How a Can of Stinking Fish Won a Lawsuit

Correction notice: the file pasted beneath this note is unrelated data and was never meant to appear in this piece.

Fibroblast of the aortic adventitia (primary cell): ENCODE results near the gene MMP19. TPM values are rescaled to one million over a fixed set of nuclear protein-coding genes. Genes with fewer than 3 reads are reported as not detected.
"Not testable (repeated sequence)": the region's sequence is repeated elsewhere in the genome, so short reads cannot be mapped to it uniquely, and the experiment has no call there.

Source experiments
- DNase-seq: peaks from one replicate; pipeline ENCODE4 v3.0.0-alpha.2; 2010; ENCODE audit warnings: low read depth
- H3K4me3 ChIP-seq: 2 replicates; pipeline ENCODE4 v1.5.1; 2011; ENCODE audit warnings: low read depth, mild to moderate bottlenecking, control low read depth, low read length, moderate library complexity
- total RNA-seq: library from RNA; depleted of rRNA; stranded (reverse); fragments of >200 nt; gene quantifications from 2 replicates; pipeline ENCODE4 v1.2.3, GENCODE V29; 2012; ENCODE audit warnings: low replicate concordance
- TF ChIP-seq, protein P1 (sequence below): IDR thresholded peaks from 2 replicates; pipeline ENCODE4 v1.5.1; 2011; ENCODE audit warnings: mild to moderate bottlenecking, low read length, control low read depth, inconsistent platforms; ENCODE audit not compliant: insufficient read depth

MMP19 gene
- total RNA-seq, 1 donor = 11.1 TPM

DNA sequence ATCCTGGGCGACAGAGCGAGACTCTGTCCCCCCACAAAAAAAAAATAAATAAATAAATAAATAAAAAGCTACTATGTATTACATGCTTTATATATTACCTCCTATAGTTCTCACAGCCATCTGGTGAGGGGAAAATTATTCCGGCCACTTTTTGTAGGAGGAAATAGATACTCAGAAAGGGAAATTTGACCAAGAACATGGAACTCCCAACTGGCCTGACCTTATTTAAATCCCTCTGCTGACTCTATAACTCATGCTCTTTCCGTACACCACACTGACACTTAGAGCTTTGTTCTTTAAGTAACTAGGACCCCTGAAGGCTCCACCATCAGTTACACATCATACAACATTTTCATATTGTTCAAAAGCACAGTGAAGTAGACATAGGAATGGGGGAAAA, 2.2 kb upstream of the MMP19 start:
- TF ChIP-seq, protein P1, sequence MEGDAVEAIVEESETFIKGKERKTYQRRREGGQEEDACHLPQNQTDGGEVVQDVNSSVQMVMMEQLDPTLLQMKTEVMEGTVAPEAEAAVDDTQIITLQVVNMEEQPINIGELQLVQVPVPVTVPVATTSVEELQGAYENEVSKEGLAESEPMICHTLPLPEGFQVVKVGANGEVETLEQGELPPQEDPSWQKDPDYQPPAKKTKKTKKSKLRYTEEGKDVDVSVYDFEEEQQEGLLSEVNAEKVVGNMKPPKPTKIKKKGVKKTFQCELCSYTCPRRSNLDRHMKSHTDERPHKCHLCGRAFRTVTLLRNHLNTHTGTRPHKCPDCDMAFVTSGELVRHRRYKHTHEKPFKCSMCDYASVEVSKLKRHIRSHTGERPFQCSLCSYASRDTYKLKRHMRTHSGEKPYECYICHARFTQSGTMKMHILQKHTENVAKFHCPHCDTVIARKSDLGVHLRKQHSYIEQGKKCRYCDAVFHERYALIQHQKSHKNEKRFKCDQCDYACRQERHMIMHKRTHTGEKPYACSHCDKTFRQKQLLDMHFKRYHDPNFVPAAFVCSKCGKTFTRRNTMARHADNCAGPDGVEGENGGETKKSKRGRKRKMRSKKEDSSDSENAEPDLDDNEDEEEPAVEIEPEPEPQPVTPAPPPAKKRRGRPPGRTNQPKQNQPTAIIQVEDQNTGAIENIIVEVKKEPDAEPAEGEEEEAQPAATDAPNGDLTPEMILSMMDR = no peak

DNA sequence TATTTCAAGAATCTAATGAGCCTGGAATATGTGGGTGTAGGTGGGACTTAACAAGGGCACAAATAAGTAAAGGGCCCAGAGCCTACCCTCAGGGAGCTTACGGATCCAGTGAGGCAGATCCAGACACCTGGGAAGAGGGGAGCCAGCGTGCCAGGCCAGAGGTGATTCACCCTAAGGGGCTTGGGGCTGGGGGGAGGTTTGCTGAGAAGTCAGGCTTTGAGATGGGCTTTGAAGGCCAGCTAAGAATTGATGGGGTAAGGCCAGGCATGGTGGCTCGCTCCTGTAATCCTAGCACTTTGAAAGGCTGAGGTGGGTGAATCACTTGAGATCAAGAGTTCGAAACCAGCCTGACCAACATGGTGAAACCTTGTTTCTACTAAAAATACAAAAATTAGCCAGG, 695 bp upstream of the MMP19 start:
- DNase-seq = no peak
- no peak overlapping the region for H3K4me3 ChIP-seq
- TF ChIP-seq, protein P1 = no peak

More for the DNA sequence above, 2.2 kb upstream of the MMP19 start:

The major disadvantage to living in an apartment building is not getting to pick your neighbors. Maybe your upstairs neighbors have kids who stomp around at 6 a.m., or someone a few floors below you uses more hot water than the building could possibly provide. Then again, maybe there’s a particularly pungent odor emanating from another apartment and wafting through the stairwells. None of those are likely grounds for eviction, unless, of course, surströmming is involved. In case you’re not familiar, surströmming is a Swedish delicacy — a herring that’s canned in brine and fermented for a few months before opening. By all accounts, the smell is absolutely awful — and yet, people eat it. Typically, it’s eaten outdoors, far away from where the can is opened. It’s definitely not something that should be opened in an apartment building, but that’s exactly what happened when a German man went overboard with surströmming. As a result, the landlord kicked him out. The resident fought back, taking the landlord to court. After reviewing the case, the judge sided with the tenant. That’s when the landlord stepped up to the judge and opened a can of surströmming he had brought along just in case. It worked! The judge determined that the awful smell of the fish far exceeds what should be considered tolerable for other tenants. With that, the offending tenant’s lease came to an end.